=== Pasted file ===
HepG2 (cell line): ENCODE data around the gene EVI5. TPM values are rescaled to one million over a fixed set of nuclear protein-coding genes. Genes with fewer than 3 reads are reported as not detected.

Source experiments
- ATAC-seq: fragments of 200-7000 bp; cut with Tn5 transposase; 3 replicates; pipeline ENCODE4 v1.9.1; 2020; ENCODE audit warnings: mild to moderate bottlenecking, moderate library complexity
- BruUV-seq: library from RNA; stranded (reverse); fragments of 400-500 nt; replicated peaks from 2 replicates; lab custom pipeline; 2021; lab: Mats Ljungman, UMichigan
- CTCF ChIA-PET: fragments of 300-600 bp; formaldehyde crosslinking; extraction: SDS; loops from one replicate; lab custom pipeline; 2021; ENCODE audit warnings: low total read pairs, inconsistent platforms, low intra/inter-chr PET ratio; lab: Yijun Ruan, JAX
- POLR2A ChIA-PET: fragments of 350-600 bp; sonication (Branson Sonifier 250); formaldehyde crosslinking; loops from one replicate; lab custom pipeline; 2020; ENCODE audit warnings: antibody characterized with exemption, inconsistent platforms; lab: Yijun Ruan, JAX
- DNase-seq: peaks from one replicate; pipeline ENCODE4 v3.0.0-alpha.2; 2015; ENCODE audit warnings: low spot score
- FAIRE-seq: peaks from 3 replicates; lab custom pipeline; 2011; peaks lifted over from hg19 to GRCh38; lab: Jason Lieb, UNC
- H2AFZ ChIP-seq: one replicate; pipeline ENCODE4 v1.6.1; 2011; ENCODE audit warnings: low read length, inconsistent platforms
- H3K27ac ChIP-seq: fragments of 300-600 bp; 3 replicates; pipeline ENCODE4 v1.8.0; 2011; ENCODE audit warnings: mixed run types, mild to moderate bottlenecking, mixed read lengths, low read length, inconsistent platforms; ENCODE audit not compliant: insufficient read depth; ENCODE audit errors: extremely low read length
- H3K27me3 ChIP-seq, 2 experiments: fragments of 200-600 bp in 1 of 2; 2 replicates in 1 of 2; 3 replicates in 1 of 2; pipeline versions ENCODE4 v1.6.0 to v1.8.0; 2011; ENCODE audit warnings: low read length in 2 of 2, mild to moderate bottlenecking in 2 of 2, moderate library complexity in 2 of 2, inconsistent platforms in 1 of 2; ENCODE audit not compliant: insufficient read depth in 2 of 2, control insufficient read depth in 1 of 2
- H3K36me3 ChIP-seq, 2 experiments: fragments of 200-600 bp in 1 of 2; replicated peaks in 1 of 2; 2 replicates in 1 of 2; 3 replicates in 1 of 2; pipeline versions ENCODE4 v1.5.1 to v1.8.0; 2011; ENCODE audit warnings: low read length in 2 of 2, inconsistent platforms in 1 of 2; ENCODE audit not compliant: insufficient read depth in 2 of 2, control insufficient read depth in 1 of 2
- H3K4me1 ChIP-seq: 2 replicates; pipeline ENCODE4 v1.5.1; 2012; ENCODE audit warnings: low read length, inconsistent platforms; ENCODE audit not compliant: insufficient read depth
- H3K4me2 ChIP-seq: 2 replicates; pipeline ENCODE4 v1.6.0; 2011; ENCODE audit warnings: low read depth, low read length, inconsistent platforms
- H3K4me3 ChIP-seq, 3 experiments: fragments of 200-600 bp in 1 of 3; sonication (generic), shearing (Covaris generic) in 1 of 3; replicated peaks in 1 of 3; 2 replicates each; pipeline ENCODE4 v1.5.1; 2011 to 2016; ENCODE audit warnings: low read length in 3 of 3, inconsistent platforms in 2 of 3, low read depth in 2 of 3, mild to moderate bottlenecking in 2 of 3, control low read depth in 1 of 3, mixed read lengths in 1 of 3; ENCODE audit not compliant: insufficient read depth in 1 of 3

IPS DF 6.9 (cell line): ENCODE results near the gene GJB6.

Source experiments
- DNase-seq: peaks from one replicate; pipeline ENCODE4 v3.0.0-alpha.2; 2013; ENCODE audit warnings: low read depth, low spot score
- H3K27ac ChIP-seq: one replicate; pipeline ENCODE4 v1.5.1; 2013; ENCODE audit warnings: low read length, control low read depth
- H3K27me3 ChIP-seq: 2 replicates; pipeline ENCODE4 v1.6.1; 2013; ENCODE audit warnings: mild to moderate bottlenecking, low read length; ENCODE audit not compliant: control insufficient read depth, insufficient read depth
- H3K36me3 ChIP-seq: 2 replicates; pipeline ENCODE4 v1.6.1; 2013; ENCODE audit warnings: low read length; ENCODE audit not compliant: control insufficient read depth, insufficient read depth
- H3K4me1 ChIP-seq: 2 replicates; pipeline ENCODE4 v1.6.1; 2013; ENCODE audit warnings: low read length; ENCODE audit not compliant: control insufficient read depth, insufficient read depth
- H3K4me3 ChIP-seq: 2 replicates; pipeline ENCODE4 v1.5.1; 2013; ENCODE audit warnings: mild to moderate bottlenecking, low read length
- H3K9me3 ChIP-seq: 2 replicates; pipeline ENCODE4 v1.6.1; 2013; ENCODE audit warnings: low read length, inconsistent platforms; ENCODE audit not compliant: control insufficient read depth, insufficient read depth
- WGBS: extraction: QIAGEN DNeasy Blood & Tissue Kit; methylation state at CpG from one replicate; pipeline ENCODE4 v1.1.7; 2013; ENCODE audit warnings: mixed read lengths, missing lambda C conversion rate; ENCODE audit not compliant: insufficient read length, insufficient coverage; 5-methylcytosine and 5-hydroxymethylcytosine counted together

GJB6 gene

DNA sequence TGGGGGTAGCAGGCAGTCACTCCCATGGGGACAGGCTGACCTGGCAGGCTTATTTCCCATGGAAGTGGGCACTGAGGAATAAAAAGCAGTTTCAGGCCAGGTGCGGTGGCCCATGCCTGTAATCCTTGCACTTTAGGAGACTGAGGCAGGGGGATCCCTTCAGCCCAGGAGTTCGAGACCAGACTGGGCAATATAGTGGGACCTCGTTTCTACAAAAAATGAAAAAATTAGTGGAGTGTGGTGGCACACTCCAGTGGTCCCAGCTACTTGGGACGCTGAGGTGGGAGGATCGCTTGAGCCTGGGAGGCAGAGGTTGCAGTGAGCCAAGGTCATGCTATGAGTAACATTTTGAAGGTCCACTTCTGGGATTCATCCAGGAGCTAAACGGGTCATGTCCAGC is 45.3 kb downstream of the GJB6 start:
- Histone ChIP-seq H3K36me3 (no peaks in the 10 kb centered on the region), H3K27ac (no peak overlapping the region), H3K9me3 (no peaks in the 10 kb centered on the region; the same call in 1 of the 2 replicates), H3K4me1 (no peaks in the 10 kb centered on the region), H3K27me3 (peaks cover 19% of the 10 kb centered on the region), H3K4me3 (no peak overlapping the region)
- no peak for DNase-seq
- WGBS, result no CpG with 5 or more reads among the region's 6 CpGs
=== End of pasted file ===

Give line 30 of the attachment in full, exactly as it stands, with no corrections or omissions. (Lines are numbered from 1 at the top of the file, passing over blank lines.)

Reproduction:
- WGBS, result no CpG with 5 or more reads among the region's 6 CpGs